Fifehead Neville is a village and civil parish in the county of Dorset in southern England, situated in the Blackmore Vale about southwest of the town of Sturminster Newton in the North Dorset administrative district. In the 2011 census the population of the parish was 147.
In a field bordering the River Divelish the remains of two wings of a Roman villa were found in 1880 and 1903. Floor mosaics and part of a hypocaust system were uncovered. The archeological findings are on view in the Dorset County Museum in Dorchester.
The Domesday Book records that in 1086 the estate of Fifehead Neville had eight households and was part of Pimperne Hundred. The tenant-in-chief of the estate was Waleran the Hunter whose tenant was Ingelrann. The overlordship descended to Walter Walerand (d. 1200–1) and to his daughter and co-heiress Isabel de Waleran who married William de Nevill. The overlordship was inherited by Isabel de Nevill's daughter Joan de Nevill (d. 1263), wife of Jordan de St. Martin.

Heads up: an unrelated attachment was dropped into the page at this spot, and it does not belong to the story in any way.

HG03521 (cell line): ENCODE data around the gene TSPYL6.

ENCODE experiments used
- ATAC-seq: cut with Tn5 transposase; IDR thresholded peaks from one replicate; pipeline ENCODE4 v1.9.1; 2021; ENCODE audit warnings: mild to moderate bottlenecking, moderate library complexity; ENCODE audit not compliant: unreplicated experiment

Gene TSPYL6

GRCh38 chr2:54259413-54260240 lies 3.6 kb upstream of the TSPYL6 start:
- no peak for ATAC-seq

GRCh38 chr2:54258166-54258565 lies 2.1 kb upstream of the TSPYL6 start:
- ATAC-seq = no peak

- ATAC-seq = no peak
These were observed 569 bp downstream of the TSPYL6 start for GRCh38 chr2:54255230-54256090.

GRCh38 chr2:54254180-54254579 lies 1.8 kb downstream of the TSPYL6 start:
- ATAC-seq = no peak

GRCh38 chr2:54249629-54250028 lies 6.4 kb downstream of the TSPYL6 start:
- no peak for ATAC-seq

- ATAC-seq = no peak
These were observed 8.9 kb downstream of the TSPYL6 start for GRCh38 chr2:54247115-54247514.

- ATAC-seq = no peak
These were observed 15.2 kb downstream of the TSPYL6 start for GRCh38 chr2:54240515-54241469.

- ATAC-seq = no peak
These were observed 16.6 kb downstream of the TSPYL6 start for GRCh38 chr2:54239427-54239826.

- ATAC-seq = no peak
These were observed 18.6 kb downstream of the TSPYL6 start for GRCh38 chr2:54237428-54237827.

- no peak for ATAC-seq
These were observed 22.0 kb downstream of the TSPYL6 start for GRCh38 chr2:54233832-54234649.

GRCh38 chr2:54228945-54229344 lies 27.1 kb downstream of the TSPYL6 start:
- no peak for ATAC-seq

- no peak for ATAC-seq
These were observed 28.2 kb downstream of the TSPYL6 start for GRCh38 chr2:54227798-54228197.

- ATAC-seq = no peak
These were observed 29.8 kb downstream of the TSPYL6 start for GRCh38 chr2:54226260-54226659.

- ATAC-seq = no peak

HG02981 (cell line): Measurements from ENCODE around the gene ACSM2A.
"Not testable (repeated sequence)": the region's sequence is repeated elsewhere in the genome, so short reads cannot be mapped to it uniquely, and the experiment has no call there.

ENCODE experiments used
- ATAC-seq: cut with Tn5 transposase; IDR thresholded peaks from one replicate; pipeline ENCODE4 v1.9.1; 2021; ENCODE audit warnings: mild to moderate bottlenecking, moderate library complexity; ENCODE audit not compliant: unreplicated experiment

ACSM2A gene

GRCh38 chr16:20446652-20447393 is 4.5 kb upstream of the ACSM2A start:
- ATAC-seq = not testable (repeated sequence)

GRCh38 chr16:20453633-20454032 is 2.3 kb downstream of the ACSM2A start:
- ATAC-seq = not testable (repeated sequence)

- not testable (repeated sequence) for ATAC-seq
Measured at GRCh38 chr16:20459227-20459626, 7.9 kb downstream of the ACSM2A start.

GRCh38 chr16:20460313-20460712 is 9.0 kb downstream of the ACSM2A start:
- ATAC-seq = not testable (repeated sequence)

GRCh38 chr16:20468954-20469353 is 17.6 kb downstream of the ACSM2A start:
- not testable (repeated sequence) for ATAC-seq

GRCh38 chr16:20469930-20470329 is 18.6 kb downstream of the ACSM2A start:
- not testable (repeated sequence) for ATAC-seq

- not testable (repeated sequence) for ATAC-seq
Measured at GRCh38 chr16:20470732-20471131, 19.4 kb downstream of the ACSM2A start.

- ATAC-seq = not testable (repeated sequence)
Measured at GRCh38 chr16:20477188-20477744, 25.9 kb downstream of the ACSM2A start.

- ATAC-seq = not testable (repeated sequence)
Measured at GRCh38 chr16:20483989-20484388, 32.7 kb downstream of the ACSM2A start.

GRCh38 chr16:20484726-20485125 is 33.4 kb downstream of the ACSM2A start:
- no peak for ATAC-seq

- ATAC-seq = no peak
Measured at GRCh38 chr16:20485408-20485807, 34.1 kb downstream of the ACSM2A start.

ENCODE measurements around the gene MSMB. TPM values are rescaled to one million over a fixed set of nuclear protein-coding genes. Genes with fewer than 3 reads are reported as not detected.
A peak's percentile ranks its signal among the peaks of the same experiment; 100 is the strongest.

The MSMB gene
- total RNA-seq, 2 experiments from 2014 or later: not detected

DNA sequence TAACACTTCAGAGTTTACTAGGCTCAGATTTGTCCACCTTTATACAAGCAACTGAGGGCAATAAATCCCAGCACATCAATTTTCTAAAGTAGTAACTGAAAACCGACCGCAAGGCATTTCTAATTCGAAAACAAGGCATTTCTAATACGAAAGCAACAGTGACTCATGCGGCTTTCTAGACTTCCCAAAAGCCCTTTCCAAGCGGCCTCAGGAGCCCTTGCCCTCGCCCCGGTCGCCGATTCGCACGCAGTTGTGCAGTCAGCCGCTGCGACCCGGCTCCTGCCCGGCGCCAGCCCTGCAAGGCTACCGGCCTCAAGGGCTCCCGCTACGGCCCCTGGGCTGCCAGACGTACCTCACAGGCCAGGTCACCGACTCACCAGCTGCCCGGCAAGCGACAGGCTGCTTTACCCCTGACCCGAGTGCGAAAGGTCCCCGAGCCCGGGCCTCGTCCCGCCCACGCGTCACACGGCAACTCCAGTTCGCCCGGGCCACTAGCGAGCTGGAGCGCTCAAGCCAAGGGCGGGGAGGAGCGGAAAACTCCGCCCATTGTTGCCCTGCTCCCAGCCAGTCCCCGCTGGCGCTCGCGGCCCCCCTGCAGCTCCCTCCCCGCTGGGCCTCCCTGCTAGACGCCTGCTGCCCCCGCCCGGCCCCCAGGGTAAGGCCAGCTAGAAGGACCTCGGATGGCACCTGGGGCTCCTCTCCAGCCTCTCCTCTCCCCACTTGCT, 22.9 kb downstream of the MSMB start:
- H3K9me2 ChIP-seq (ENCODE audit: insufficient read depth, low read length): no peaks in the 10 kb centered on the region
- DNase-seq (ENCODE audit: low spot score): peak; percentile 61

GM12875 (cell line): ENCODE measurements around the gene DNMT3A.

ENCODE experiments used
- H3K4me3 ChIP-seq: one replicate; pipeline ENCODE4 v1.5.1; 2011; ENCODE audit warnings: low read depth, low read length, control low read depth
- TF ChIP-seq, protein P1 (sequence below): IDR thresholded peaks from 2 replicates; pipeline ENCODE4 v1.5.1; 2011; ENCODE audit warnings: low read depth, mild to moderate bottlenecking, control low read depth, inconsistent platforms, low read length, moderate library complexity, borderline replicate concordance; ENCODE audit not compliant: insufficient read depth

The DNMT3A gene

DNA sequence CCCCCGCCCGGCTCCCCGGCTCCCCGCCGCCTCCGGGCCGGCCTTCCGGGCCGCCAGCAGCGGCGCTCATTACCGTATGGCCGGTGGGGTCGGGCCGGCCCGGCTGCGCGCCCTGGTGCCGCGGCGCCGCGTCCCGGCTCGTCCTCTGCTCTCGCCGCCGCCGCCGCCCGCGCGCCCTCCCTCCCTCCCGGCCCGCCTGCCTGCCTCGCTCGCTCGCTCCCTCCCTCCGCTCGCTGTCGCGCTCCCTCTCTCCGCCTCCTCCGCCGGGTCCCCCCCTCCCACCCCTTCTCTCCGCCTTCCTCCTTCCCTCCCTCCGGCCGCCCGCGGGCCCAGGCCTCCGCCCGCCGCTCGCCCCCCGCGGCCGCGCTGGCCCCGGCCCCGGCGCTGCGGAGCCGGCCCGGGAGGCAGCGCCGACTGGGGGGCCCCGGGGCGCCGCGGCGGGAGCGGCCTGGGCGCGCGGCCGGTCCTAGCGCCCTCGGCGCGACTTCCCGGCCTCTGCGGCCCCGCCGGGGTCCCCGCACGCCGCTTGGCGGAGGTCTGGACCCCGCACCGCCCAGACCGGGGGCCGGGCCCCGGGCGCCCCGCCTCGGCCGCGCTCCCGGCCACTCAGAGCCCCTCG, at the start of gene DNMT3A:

Before 1920 the parish was in two parts, each with its own settlement—Fifehead Neville in the north and Lower Fifehead or Fifehead St Quentin in the south. It is probable each settlement had previously had its own open field system. Fifehead St Quentin (or Fifehead St Quintin) was previously a detached part of Belchalwell, a former parish that is now part of the parish of Okeford Fitzpaine.